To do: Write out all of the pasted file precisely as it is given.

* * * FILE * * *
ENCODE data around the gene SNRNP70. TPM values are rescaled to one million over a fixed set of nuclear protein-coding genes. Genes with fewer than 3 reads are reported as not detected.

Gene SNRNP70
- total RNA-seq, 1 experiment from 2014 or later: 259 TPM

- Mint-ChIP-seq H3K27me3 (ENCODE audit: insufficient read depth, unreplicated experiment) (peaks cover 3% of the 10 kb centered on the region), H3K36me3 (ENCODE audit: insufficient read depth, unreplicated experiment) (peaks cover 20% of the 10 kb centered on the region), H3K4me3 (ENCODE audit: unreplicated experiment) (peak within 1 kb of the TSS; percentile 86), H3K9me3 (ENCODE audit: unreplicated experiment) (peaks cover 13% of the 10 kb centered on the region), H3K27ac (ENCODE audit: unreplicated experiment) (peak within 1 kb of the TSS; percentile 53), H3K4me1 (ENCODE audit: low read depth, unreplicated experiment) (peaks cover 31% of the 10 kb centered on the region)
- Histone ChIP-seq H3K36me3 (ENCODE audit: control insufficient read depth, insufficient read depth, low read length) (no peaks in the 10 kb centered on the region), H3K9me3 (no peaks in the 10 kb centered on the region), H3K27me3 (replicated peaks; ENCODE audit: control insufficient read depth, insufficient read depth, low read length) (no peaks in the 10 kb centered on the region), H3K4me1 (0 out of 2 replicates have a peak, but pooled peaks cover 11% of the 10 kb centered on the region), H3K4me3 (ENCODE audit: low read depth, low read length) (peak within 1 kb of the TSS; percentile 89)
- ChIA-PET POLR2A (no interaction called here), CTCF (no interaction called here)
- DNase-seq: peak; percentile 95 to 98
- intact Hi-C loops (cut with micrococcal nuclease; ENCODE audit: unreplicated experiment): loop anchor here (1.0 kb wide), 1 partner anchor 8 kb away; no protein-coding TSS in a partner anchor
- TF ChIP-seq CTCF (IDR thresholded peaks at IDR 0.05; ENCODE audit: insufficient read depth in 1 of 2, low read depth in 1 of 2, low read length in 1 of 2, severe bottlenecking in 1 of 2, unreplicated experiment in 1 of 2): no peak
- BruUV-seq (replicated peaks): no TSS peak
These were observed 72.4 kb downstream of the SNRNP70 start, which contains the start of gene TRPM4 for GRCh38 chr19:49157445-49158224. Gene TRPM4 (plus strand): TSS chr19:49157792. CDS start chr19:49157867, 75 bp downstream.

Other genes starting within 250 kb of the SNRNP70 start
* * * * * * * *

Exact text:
ENCODE data around the gene SNRNP70. TPM values are rescaled to one million over a fixed set of nuclear protein-coding genes. Genes with fewer than 3 reads are reported as not detected.

Gene SNRNP70
- total RNA-seq, 1 experiment from 2014 or later: 259 TPM

- Mint-ChIP-seq H3K27me3 (ENCODE audit: insufficient read depth, unreplicated experiment) (peaks cover 3% of the 10 kb centered on the region), H3K36me3 (ENCODE audit: insufficient read depth, unreplicated experiment) (peaks cover 20% of the 10 kb centered on the region), H3K4me3 (ENCODE audit: unreplicated experiment) (peak within 1 kb of the TSS; percentile 86), H3K9me3 (ENCODE audit: unreplicated experiment) (peaks cover 13% of the 10 kb centered on the region), H3K27ac (ENCODE audit: unreplicated experiment) (peak within 1 kb of the TSS; percentile 53), H3K4me1 (ENCODE audit: low read depth, unreplicated experiment) (peaks cover 31% of the 10 kb centered on the region)
- Histone ChIP-seq H3K36me3 (ENCODE audit: control insufficient read depth, insufficient read depth, low read length) (no peaks in the 10 kb centered on the region), H3K9me3 (no peaks in the 10 kb centered on the region), H3K27me3 (replicated peaks; ENCODE audit: control insufficient read depth, insufficient read depth, low read length) (no peaks in the 10 kb centered on the region), H3K4me1 (0 out of 2 replicates have a peak, but pooled peaks cover 11% of the 10 kb centered on the region), H3K4me3 (ENCODE audit: low read depth, low read length) (peak within 1 kb of the TSS; percentile 89)
- ChIA-PET POLR2A (no interaction called here), CTCF (no interaction called here)
- DNase-seq: peak; percentile 95 to 98
- intact Hi-C loops (cut with micrococcal nuclease; ENCODE audit: unreplicated experiment): loop anchor here (1.0 kb wide), 1 partner anchor 8 kb away; no protein-coding TSS in a partner anchor
- TF ChIP-seq CTCF (IDR thresholded peaks at IDR 0.05; ENCODE audit: insufficient read depth in 1 of 2, low read depth in 1 of 2, low read length in 1 of 2, severe bottlenecking in 1 of 2, unreplicated experiment in 1 of 2): no peak
- BruUV-seq (replicated peaks): no TSS peak
These were observed 72.4 kb downstream of the SNRNP70 start, which contains the start of gene TRPM4 for GRCh38 chr19:49157445-49158224. Gene TRPM4 (plus strand): TSS chr19:49157792. CDS start chr19:49157867, 75 bp downstream.

Other genes starting within 250 kb of the SNRNP70 start